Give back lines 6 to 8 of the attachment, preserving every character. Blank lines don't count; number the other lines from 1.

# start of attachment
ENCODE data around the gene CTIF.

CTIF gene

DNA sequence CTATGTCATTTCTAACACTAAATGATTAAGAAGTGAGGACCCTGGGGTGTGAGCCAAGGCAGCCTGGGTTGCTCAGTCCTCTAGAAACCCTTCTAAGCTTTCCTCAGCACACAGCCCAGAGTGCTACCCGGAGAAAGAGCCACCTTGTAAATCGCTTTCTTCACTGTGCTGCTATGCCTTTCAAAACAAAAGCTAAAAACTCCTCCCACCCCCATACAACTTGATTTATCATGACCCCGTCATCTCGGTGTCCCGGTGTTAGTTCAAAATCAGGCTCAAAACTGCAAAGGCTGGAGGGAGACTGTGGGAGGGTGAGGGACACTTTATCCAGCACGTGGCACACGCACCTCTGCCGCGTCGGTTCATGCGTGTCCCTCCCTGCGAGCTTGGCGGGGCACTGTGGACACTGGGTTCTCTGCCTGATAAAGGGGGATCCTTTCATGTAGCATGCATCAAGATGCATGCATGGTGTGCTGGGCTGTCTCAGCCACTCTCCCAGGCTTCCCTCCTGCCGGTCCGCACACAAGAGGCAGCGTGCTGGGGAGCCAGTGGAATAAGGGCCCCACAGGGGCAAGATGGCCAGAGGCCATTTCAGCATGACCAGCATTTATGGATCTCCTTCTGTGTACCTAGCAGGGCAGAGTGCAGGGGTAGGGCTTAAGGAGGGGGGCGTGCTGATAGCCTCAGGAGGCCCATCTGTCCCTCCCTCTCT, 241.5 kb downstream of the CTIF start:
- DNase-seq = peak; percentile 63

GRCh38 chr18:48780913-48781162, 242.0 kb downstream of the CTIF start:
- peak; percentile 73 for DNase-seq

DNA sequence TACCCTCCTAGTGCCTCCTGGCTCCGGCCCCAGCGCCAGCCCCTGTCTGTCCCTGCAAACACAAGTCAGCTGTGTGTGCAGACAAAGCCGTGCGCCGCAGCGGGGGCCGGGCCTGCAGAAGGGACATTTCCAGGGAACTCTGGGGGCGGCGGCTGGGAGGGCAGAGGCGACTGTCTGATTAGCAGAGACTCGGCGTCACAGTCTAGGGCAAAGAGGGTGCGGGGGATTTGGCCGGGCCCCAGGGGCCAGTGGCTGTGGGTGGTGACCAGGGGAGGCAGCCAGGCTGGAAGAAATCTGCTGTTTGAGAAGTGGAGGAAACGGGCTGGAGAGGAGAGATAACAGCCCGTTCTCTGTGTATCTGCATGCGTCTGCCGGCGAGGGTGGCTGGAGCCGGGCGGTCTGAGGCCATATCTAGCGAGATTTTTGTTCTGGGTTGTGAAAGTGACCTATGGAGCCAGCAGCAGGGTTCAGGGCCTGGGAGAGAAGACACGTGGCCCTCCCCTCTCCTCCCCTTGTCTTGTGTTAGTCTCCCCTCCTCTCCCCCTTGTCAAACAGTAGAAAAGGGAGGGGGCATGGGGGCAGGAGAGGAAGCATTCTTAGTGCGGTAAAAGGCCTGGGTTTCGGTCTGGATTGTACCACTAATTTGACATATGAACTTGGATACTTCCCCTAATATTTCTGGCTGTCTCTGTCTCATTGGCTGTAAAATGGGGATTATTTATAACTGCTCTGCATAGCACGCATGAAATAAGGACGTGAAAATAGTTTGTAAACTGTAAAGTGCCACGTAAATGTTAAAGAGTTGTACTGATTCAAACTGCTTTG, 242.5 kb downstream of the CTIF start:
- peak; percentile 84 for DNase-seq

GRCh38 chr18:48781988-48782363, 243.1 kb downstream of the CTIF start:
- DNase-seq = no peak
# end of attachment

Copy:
- peak; percentile 73 for DNase-seq

DNA sequence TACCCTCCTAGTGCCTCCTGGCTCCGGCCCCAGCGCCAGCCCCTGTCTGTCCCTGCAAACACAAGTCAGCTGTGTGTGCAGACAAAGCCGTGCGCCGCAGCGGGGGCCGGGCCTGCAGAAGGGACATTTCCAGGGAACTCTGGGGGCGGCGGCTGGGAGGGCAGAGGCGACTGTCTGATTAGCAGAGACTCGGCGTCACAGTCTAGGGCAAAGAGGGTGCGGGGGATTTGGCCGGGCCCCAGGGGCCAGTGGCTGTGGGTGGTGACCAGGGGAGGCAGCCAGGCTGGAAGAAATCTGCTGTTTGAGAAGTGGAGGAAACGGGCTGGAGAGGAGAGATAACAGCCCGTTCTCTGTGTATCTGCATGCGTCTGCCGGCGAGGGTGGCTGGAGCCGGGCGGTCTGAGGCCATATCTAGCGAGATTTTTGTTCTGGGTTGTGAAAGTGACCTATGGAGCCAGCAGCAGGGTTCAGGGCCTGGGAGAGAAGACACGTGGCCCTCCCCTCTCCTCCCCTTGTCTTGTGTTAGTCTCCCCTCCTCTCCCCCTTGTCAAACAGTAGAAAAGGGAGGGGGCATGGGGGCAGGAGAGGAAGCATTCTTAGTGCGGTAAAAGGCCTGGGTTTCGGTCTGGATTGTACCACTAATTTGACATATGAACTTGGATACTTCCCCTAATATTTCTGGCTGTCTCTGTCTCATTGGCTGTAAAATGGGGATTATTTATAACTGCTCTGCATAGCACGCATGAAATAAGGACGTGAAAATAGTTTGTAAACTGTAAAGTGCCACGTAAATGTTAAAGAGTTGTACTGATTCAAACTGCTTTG, 242.5 kb downstream of the CTIF start:
- peak; percentile 84 for DNase-seq